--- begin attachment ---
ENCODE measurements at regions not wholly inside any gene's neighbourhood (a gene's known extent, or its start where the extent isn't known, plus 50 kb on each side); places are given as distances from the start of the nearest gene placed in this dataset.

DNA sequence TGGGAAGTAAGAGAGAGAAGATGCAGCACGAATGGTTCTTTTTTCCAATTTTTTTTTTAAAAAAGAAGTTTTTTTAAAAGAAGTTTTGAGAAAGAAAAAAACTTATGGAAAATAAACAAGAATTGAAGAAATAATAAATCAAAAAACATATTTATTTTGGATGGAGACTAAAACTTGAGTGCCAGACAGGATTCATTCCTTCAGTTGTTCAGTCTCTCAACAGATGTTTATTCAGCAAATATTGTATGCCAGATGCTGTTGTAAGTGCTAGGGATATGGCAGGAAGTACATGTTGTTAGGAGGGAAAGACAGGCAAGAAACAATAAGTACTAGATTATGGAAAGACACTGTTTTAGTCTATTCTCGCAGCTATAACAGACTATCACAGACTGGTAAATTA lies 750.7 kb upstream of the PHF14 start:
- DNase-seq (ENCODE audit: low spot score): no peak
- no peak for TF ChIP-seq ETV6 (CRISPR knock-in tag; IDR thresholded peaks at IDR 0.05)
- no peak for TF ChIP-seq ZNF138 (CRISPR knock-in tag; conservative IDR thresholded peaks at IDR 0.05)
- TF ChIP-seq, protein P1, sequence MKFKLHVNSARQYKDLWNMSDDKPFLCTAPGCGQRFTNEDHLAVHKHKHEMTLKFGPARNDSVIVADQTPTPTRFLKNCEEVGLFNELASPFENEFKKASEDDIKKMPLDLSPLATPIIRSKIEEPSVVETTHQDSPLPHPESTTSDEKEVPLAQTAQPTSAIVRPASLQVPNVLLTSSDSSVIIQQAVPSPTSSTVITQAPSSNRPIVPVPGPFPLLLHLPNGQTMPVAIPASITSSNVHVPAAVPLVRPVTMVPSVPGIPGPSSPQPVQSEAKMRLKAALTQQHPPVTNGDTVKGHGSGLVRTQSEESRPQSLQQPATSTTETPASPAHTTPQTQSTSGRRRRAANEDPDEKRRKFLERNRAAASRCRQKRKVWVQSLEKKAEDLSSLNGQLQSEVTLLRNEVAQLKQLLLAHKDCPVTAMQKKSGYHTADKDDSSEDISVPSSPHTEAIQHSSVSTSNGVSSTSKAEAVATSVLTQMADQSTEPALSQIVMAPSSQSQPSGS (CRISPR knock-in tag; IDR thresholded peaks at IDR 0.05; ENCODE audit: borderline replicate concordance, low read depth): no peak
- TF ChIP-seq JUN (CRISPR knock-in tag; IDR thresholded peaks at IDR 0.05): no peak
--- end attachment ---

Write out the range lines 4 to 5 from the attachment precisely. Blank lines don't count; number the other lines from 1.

- no peak for TF ChIP-seq ETV6 (CRISPR knock-in tag; IDR thresholded peaks at IDR 0.05)
- no peak for TF ChIP-seq ZNF138 (CRISPR knock-in tag; conservative IDR thresholded peaks at IDR 0.05)